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HMP & YOI Parc hosts first Eisteddfod

HMP&YOI Parc has held its own version of the Eisteddfod, an internationally recognised festival that showcases Wales’ rich culture and heritage.  
Welsh dragon pottery

Over 50 prisoners took part in the day, which began with rugby tournaments and a strong-man competition. A series of recitals, literature, spoken word, drama and music performances then followed in the chapel, where arts and craft submissions - which included hand-carved Welsh love-spoons and clay dragons - were also on display. 

The event, which was held on St David’s Day, was organised by HMP Parc’s Welsh Language Advisor Beth Chamberlain. She says: “I grew up competing in Eisteddfod events and I loved everything about them, the build up and the experience of performing in front of people. They were my happy place and I just want the prisoners at Parc to have a taste of that experience and the sense of belonging that stems from them.” 

“I am so proud of the prisoners who really have put on the performance of their lives, particularly those who have never had the confidence to perform in public,” Beth adds.

The majority of those who took part in the day are studying for their level 2 Welsh, a skill that improves their employability particularly among public-facing employers in Wales. 

Welsh love spoons

Maesteg Gleeman Male Voice Choir (Côr Gleeman Maesteg)

Two-time winners of the National Eisteddfod, Maesteg Gleeman Male Voice Choir (Côr Gleeman Maesteg), performed and gave spine-tingling renditions of Land of my Father and other Welsh musical greats, before closing the day with the Welsh national anthem. Speaking afterwards, Choir Director, John Summers, said: “This event has completely changed our perception of prison and prisoners - it was the best gig we have ever done in terms of audience and we were honoured to be invited to take part."

The various competitions were adjudicated by Sian Eirian, the Urdd’s (Wales’ largest youth organisation) Director of the Eisteddfod and the Arts. She says: “This was a very special and emotional event for me: to see and experience offenders from all backgrounds taking part in the various competitions was truly inspirational and I was very pleased with the quality of the submissions - some were outstanding.”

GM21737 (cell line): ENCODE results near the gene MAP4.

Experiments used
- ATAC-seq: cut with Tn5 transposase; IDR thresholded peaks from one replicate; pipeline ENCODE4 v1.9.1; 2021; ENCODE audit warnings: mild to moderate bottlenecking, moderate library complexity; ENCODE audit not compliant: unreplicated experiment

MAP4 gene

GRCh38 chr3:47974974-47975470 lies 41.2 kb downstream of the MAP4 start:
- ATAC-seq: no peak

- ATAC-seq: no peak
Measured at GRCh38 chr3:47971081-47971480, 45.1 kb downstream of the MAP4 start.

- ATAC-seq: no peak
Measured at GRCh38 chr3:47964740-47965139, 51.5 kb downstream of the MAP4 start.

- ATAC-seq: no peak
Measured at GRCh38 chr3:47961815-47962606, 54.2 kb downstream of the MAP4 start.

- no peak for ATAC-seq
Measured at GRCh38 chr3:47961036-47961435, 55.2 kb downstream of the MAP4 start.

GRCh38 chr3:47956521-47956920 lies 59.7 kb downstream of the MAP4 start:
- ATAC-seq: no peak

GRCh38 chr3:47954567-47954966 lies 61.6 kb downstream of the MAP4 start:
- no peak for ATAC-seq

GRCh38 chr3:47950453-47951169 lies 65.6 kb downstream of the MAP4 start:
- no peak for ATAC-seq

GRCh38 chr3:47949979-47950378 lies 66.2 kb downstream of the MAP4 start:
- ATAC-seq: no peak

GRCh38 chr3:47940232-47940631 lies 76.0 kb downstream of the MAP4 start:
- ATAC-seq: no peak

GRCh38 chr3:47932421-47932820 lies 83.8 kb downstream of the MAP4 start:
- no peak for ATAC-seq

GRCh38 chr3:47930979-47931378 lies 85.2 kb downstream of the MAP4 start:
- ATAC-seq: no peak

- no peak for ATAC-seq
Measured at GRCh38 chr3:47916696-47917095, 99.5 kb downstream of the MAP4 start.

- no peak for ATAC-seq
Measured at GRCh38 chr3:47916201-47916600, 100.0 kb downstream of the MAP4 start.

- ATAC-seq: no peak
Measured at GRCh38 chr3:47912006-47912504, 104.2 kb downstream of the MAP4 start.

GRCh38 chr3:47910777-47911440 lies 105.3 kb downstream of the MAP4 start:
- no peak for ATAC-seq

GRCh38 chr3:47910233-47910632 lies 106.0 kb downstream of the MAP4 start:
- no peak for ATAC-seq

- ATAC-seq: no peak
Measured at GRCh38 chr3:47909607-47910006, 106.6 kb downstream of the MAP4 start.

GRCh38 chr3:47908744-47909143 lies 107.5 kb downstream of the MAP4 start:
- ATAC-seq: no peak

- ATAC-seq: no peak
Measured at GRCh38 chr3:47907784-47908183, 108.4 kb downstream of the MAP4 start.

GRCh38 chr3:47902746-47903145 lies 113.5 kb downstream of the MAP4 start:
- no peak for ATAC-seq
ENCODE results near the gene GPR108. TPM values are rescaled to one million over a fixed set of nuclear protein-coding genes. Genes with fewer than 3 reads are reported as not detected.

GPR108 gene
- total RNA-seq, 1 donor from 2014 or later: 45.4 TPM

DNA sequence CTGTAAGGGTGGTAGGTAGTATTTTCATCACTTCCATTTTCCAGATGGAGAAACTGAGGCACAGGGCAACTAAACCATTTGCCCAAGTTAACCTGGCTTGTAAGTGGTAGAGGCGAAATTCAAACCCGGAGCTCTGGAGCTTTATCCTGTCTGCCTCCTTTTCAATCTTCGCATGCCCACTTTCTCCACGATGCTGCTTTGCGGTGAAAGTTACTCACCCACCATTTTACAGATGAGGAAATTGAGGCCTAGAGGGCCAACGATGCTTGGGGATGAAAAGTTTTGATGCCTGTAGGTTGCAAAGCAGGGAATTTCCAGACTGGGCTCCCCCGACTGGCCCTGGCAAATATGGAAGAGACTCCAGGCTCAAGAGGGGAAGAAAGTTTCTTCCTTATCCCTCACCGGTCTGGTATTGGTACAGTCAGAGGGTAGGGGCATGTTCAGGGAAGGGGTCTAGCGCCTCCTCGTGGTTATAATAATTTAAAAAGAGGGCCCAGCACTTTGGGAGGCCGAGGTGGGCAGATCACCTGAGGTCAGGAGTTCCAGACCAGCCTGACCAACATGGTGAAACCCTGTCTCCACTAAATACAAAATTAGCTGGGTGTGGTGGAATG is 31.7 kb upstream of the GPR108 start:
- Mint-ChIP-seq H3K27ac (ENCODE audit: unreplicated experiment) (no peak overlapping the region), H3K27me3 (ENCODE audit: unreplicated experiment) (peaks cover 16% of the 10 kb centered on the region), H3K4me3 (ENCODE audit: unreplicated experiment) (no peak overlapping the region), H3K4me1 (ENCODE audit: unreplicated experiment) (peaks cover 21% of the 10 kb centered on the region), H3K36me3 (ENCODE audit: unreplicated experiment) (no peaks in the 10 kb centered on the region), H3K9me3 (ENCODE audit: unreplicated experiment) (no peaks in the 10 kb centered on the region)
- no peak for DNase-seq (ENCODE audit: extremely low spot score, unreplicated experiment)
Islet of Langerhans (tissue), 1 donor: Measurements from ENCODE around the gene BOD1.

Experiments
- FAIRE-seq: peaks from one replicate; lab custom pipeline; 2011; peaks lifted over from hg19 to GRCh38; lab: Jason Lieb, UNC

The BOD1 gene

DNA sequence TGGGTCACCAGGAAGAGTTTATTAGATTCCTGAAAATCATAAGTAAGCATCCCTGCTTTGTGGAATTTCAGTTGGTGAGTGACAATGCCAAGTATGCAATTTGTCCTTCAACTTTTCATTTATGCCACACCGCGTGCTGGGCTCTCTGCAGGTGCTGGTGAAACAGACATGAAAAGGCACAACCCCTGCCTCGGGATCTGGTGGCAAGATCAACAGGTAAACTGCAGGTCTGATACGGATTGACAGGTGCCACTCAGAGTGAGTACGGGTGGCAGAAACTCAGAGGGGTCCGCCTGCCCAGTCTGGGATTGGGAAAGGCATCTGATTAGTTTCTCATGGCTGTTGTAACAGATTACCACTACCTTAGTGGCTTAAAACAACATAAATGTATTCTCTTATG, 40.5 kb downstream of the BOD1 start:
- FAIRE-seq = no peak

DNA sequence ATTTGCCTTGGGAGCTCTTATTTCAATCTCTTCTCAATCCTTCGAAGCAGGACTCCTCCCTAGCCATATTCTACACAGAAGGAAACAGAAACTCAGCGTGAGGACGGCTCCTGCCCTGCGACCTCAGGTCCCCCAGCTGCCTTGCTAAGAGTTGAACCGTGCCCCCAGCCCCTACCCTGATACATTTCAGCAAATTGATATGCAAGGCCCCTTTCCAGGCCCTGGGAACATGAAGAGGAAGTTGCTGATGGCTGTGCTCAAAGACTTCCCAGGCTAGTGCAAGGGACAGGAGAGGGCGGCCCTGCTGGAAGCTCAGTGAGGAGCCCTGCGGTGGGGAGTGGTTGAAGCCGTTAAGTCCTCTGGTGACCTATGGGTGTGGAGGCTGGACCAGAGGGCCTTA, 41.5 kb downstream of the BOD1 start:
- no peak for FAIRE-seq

“Some were fluent Welsh speakers whilst others were in various stages of learning the language - but all shared a passion and love for the language and the culture. I believe that learning the language and getting involved in the Eisteddfod has been a very positive experience for all who took part.”

The poem below received a special mention as the prisoner who wrote it was previously very unwell, spending a period of time in Safer Custody. 

Aberfan Disaster 1966

This poem that you read today is one of severe devastation
A mistake of such proportion, it tore Wales apart as a nation

Let me take you back to 21st October 1966
A momental tragedy and one we cannot fix 

The day and this disaster, took the lives of 144
The culprit sludgy coal waste, the rain had helped to pour

Down the mountain of Aberfan, heading to Pantglas Junior School
Killing 116 Students, however survivors, wished it killed them all

The tragedy that I mention, could’ve been stopped in 1963
When an engineer had wrote a letter, quoting the tip was unsteady 

He then went on to mention, it would not hold, if the weather got too bad 
but yet the tragedy 3 years later, leaving the residents so sad

With many looking who to blame, but not, one rose
As the national coal board said ‘make a fuss and the mine will close’

If we think back to 1966, mining was the way to make a pound
So despite the pain and all the loss, no one made a sound

Instead parents had the awful task, to search the bodies laid in view
A makeshift morgue at Bethania Chapel for the child they once knew 

Now you have read this poem, take a second to think this over
And appreciate the heartache, Aberfan in 66, the 21st of October

 Welsh pottery